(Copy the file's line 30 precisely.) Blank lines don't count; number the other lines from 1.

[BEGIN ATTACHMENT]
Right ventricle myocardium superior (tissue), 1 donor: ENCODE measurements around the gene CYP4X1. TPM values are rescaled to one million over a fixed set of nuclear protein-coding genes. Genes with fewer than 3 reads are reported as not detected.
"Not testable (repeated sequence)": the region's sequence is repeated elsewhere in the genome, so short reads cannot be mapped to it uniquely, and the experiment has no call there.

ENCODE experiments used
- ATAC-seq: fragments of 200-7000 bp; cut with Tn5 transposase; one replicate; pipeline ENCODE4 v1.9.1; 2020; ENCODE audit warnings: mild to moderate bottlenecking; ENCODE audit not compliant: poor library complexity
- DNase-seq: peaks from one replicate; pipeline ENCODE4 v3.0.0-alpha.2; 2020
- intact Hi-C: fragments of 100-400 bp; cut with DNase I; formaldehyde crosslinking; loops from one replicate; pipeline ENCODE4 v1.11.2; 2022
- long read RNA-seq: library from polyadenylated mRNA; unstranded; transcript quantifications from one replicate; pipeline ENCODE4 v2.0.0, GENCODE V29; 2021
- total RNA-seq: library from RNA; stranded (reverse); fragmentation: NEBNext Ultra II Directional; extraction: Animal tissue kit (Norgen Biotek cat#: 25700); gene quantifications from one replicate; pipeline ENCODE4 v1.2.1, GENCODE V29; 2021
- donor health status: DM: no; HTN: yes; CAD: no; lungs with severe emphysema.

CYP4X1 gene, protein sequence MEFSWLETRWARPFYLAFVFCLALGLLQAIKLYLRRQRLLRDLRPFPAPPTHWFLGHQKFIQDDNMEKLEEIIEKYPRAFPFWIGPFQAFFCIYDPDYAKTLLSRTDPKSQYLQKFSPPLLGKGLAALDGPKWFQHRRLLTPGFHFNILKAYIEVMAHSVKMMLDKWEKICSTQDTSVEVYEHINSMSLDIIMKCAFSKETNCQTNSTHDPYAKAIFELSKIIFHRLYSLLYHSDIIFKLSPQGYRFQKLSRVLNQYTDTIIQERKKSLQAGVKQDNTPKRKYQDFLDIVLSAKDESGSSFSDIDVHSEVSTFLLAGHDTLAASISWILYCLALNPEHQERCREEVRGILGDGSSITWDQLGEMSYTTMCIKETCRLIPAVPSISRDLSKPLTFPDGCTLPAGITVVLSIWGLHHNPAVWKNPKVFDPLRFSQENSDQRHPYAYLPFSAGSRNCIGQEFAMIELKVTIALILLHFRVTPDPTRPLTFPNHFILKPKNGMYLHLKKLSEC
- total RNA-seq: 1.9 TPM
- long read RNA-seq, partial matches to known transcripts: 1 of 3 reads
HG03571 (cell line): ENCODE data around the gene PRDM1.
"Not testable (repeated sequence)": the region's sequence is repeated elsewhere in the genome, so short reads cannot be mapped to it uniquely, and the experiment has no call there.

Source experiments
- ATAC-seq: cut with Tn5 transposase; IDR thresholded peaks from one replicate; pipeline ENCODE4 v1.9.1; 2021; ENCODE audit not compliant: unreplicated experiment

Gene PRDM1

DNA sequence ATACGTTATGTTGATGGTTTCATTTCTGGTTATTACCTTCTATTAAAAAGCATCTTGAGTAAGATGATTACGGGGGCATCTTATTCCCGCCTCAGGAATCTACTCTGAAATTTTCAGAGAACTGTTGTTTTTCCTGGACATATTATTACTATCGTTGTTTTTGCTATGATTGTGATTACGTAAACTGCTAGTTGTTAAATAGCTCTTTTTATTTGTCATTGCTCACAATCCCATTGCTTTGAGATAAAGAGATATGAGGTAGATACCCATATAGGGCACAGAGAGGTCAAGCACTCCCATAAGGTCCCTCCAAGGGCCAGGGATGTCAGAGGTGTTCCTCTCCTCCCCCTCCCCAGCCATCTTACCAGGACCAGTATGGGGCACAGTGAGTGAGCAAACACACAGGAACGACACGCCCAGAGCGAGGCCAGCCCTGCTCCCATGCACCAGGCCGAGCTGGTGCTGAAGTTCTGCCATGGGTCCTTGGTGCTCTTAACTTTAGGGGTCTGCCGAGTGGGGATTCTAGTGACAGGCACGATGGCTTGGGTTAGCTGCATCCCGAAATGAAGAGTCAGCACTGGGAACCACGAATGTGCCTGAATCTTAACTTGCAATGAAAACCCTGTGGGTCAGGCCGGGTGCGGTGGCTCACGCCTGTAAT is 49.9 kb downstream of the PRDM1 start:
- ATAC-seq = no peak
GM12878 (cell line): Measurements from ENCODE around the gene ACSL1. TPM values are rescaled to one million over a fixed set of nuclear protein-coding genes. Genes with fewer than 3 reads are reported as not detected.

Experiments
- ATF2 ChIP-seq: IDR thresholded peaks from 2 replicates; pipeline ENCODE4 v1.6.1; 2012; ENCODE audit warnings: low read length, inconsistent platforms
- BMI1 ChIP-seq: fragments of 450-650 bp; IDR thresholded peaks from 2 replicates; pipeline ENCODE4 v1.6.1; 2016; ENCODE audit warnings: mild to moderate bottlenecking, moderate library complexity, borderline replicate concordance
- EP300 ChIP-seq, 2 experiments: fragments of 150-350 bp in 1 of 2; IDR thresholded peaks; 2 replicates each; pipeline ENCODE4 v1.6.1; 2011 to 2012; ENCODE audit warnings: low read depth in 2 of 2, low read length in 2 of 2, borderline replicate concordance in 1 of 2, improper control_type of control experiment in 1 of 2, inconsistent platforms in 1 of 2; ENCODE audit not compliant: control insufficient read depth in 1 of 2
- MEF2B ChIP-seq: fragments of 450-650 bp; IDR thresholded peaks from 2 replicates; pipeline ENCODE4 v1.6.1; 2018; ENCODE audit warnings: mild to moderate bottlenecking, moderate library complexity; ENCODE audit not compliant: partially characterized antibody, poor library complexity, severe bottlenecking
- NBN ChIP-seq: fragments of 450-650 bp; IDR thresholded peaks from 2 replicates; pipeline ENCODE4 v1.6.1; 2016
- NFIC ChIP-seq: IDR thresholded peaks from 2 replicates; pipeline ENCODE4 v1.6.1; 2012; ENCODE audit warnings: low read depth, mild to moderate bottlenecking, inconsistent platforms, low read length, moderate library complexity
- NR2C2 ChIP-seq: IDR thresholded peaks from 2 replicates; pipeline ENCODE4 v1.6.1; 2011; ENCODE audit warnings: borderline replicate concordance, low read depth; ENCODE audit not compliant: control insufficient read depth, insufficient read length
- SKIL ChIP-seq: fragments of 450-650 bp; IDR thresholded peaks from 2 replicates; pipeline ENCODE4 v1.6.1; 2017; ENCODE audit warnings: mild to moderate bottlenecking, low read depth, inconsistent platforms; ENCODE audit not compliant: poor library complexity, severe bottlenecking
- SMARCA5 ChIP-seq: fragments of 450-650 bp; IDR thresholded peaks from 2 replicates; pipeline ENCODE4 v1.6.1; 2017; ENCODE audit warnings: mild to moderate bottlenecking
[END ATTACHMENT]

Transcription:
- SMARCA5 ChIP-seq: fragments of 450-650 bp; IDR thresholded peaks from 2 replicates; pipeline ENCODE4 v1.6.1; 2017; ENCODE audit warnings: mild to moderate bottlenecking